For haveamint.com, it will mean a single login, a more powerful account manager, an integrated forum and support system, the long awaited Pepper Mill, and a blog for Mint-related news and updates. I’m still a ways from launch but design and development is underway.

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Author
Shaun Inman
Posted
January 29th, 2006 at 1:34 pm
Categories
PHP
Mint
Web
Comments
024 (Now closed)

024 Comments

001

Cool, can’t wait to see it when it’s done. I’ve been putting off learning Ruby as well, but the Guide you linked might just get me on “the bandwagon”.

Author
Joshua Kendall
Posted
Jan 29th, 2006 9:05 am
002

Well, I’d like to officially welcome you to last year :) Better late than never.

Although, if I do say so myself — do not use haveamint as your first Rails application. You will run into problems due to unfamiliarity with the framework, resulting in a jumbled mess that you’ll end up hating rails for.

Instead, choose a side-project to build a rails app in. Maybe replicate Ta-Da lists, or something short. It’ll give you the time to wrap your head around how the framework works, and how it expects you to structure your programming. Also, I’d highly, highly recommend getting Agile Web Development with Ruby on Rails (In which the Depot application could be your first app).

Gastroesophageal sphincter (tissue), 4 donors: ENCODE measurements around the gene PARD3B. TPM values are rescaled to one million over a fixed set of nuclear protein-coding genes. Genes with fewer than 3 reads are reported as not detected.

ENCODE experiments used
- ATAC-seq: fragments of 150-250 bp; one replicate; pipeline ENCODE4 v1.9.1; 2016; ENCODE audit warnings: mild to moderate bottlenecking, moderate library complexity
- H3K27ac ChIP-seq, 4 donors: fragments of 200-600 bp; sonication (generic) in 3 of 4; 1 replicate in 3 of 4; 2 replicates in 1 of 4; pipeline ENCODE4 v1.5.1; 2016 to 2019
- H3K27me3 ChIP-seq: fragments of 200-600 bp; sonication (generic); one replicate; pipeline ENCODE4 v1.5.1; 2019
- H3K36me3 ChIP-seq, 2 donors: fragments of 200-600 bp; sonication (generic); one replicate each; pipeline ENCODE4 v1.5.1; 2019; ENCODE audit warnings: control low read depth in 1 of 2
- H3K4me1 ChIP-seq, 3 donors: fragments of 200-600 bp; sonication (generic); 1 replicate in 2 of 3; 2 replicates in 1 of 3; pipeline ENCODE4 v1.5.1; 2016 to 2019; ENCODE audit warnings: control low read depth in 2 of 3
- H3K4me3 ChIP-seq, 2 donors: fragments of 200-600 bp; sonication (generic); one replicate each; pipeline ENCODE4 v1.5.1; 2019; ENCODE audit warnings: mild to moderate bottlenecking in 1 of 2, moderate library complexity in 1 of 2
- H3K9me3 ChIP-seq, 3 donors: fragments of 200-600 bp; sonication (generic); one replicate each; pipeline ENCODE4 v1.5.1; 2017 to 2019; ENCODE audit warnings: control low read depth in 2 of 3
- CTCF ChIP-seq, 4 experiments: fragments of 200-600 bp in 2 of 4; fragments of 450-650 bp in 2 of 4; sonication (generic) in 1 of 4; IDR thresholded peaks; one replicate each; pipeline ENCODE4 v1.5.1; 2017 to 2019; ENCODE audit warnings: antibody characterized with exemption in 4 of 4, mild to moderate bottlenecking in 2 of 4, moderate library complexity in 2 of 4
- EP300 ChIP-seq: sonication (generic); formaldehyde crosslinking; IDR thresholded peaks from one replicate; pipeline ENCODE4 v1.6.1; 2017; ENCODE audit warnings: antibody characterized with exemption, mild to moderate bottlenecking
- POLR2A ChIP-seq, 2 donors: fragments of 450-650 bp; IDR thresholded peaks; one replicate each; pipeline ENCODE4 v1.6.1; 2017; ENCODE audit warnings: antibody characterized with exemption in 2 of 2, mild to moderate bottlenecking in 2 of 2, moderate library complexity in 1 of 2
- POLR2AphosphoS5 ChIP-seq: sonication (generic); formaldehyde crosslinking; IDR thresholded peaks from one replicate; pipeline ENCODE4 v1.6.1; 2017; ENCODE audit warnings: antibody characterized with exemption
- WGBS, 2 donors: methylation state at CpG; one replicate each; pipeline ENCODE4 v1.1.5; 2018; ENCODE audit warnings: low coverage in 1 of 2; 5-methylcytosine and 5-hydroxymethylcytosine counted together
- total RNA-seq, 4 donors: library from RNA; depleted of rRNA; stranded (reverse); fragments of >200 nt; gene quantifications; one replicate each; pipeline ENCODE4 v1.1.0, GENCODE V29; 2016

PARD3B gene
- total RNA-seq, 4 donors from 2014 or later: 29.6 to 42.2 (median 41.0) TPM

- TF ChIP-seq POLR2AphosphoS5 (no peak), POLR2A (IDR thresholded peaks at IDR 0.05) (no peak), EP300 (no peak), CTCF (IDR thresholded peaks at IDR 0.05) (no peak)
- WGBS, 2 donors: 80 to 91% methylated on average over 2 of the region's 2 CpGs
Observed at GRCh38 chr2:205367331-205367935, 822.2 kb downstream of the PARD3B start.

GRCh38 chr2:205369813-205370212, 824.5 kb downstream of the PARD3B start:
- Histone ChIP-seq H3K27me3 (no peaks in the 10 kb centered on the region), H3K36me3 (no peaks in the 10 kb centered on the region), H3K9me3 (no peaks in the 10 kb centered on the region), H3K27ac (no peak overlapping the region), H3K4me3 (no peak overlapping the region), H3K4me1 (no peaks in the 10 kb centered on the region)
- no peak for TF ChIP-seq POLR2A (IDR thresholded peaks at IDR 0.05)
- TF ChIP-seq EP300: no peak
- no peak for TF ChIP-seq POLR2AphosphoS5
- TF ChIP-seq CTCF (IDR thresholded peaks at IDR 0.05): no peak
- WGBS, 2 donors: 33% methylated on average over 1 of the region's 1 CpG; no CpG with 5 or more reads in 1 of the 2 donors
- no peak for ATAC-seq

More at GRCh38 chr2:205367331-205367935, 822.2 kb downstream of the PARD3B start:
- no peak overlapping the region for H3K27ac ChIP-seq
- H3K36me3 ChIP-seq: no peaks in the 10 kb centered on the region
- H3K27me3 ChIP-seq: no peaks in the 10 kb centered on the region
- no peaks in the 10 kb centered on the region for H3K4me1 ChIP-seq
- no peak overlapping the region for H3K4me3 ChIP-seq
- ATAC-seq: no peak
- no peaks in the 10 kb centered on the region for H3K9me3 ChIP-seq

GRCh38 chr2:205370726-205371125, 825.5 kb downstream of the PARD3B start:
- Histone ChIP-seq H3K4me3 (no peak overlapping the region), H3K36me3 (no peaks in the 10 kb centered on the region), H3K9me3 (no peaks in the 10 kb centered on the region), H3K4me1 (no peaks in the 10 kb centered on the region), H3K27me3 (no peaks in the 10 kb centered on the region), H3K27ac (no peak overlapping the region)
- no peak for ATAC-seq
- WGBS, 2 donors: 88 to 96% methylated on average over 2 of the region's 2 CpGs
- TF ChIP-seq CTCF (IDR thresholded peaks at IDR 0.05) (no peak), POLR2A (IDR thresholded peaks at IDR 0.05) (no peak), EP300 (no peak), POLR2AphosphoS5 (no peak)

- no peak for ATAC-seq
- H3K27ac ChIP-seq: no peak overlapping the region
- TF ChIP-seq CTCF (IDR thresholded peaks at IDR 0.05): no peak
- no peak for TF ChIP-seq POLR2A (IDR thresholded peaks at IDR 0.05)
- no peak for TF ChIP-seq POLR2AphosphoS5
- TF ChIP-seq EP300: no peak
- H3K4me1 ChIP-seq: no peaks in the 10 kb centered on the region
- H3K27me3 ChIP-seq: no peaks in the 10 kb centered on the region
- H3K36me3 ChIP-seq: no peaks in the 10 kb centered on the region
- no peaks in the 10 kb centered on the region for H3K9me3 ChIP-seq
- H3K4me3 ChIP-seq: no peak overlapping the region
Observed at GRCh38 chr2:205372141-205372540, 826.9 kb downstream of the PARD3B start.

Author
Kyle
Posted
Jan 29th, 2006 9:15 am
003

Don’t worry Kyle, way ahead of you. I’ve built a ta-da list clone. Haveamint.com won’t be my first attempt.

And my adoption of Ruby and Rails is hardly late. It’s hard to be late when the need has only recently presented itself.

Author
Shaun Inman
Posted
Jan 29th, 2006 9:19 am
004

My experience switching to TextMate was similar. I tried it out a few months ago, but also found the syntax coloring and anti-aliased Monaco too jarring. Since having a Rails conversion experience, however, I invested 20 minutes in making the syntax coloring more BBEdit-like and haven’t looked back. (Theme file available upon request).

TextMate is smarter in key ways than BBEdit. One of my big pet peeves with the later was its igorance of PHP tags embedded in HTML attributes (e.g. id=\"< ?php echo $id; ?>\"). TextMate gets it right — and even distinguishes it with a nice background color. Little things like this make TextMate a pleasure to use.

Author
Matthew Levine
Posted
Jan 29th, 2006 9:22 am
005

Have you been able to successfully run RoR on media temple yet?

Author
Juan Carlos
Posted
Jan 29th, 2006 9:29 am
006

Matthew, you should post that BBEdit theme somewhere, I’m sure a lot of users would appreciate it. I actually created something similar when I first tried TextMate but this time around I left the anti-aliasing alone opting for the Twilight theme—for the “full experience.”

A lot of the auto-formatting and bracket matching was hard to get used to at first because I had become so accustomed to doing it manually (doubling back with arrow keys to add content). I’m afraid TextMate is going to spoil me when composing comments in textareas!